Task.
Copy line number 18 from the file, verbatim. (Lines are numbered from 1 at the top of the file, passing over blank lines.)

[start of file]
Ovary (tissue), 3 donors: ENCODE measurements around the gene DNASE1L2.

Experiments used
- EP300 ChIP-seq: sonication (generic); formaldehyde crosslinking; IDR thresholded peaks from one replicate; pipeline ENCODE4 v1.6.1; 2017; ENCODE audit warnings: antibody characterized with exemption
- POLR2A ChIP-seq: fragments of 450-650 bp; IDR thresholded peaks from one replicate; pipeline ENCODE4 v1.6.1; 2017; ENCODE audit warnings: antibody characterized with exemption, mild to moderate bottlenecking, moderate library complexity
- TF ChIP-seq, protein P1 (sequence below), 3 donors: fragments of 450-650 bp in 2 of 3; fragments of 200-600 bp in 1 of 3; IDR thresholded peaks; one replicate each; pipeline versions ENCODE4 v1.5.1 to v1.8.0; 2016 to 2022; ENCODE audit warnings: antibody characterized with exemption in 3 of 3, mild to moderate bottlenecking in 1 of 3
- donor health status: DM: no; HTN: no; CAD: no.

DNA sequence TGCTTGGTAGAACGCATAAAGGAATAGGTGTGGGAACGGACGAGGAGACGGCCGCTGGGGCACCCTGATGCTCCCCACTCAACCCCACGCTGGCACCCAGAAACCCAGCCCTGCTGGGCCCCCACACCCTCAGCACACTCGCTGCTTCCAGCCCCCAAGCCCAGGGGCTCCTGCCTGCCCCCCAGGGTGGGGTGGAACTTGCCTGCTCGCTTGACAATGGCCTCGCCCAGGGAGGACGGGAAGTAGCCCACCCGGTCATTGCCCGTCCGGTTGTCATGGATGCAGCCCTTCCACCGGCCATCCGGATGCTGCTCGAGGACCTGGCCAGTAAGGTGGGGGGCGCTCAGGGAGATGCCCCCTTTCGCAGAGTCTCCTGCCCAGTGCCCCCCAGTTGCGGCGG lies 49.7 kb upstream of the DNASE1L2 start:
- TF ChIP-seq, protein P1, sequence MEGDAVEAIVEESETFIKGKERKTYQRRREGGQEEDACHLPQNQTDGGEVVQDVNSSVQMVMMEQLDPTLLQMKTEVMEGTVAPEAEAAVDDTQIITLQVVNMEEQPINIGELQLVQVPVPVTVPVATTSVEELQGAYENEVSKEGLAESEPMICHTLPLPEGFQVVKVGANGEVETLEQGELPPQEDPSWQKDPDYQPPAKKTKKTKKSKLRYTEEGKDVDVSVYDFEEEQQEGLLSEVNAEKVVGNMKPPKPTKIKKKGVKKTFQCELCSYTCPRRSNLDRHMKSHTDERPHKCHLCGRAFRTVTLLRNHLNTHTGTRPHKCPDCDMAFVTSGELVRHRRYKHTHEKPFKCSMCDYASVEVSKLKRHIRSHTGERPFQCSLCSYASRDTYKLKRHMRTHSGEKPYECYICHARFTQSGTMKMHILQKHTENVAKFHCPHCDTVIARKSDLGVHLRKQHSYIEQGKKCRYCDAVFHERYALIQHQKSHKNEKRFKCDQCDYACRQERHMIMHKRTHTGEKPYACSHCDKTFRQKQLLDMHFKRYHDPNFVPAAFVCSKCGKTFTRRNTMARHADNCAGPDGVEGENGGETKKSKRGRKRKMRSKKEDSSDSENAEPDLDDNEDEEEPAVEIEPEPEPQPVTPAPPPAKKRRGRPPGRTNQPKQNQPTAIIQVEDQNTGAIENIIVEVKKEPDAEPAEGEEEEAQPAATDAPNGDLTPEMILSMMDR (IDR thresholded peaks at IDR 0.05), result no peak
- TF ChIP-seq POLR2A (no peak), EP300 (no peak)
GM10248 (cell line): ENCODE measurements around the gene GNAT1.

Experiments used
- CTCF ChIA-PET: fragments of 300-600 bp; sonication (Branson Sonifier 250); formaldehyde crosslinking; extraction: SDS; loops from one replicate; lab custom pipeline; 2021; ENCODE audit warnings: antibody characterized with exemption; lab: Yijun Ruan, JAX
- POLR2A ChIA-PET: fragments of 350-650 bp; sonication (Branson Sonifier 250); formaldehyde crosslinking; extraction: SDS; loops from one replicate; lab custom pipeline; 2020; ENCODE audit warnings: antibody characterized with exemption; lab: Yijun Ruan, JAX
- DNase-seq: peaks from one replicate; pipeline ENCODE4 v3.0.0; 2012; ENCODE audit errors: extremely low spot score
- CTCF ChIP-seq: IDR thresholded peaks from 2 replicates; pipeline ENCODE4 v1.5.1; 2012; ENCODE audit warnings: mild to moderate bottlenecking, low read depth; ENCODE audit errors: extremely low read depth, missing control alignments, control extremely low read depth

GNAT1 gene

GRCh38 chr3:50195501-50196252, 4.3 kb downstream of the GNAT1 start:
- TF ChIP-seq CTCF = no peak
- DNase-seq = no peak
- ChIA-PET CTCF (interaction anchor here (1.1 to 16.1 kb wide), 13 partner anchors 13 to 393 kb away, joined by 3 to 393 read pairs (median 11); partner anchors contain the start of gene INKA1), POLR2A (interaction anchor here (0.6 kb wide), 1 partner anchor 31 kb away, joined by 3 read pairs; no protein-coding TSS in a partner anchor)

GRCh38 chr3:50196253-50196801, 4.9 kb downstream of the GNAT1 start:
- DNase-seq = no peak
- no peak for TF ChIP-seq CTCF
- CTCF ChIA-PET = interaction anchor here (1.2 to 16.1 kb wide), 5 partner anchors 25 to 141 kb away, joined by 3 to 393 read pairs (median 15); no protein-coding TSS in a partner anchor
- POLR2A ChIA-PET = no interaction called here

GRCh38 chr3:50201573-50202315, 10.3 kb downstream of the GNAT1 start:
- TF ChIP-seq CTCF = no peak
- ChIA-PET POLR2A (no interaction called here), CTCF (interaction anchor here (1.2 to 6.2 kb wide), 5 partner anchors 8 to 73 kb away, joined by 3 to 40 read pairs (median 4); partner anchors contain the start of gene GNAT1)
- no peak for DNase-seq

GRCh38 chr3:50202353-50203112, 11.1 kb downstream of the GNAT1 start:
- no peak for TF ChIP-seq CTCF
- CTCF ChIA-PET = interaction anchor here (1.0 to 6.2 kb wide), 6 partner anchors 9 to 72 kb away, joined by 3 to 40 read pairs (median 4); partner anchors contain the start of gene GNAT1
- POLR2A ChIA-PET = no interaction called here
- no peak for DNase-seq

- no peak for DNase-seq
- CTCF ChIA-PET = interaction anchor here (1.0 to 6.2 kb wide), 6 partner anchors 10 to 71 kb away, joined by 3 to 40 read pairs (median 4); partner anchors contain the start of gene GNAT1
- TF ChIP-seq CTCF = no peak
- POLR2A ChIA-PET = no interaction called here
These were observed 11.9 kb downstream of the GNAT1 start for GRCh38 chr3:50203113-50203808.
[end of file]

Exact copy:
- TF ChIP-seq CTCF = no peak